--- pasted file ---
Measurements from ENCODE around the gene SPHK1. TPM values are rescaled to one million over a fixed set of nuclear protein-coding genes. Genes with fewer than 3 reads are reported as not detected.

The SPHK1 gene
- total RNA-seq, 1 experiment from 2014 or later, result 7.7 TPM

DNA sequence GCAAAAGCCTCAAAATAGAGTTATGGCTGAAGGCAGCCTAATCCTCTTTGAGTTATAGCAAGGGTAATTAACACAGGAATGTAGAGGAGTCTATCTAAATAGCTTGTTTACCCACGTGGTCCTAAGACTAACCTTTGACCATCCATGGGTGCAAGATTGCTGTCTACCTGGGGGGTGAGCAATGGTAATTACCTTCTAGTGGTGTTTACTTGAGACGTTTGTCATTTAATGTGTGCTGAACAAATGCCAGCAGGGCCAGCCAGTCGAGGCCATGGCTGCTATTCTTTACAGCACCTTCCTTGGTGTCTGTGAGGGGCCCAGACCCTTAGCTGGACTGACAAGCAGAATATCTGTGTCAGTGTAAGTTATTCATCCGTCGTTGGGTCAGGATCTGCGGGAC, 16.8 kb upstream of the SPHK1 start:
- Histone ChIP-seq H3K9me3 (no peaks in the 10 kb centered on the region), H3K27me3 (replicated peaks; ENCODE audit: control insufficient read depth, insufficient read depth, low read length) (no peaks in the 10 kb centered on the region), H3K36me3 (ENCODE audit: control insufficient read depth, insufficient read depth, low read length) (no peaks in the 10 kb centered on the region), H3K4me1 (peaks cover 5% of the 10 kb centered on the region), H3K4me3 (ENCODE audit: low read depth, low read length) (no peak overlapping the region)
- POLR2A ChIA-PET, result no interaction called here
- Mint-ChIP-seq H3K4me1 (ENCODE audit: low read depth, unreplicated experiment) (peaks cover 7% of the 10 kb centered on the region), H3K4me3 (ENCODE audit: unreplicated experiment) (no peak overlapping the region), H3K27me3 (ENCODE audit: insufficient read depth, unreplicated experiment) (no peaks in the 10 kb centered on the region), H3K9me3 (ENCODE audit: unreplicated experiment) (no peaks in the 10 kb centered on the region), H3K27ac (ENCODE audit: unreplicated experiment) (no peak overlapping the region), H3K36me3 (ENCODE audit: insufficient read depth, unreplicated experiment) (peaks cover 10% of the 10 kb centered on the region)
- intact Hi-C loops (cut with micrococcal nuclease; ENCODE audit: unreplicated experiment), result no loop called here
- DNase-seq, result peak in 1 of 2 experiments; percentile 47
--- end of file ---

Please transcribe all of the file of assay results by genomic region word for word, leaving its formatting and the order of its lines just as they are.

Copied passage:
Measurements from ENCODE around the gene SPHK1. TPM values are rescaled to one million over a fixed set of nuclear protein-coding genes. Genes with fewer than 3 reads are reported as not detected.

The SPHK1 gene
- total RNA-seq, 1 experiment from 2014 or later, result 7.7 TPM

DNA sequence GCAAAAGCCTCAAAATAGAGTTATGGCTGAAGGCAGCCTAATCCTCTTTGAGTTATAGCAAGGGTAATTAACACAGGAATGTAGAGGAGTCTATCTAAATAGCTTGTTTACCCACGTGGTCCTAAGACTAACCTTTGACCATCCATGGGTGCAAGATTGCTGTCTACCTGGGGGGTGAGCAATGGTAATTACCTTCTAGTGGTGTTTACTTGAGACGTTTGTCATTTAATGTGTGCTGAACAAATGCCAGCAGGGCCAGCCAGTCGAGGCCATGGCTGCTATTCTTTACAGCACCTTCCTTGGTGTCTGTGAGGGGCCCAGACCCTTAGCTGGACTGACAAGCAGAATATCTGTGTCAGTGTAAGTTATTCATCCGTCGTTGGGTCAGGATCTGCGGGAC, 16.8 kb upstream of the SPHK1 start:
- Histone ChIP-seq H3K9me3 (no peaks in the 10 kb centered on the region), H3K27me3 (replicated peaks; ENCODE audit: control insufficient read depth, insufficient read depth, low read length) (no peaks in the 10 kb centered on the region), H3K36me3 (ENCODE audit: control insufficient read depth, insufficient read depth, low read length) (no peaks in the 10 kb centered on the region), H3K4me1 (peaks cover 5% of the 10 kb centered on the region), H3K4me3 (ENCODE audit: low read depth, low read length) (no peak overlapping the region)
- POLR2A ChIA-PET, result no interaction called here
- Mint-ChIP-seq H3K4me1 (ENCODE audit: low read depth, unreplicated experiment) (peaks cover 7% of the 10 kb centered on the region), H3K4me3 (ENCODE audit: unreplicated experiment) (no peak overlapping the region), H3K27me3 (ENCODE audit: insufficient read depth, unreplicated experiment) (no peaks in the 10 kb centered on the region), H3K9me3 (ENCODE audit: unreplicated experiment) (no peaks in the 10 kb centered on the region), H3K27ac (ENCODE audit: unreplicated experiment) (no peak overlapping the region), H3K36me3 (ENCODE audit: insufficient read depth, unreplicated experiment) (peaks cover 10% of the 10 kb centered on the region)
- intact Hi-C loops (cut with micrococcal nuclease; ENCODE audit: unreplicated experiment), result no loop called here
- DNase-seq, result peak in 1 of 2 experiments; percentile 47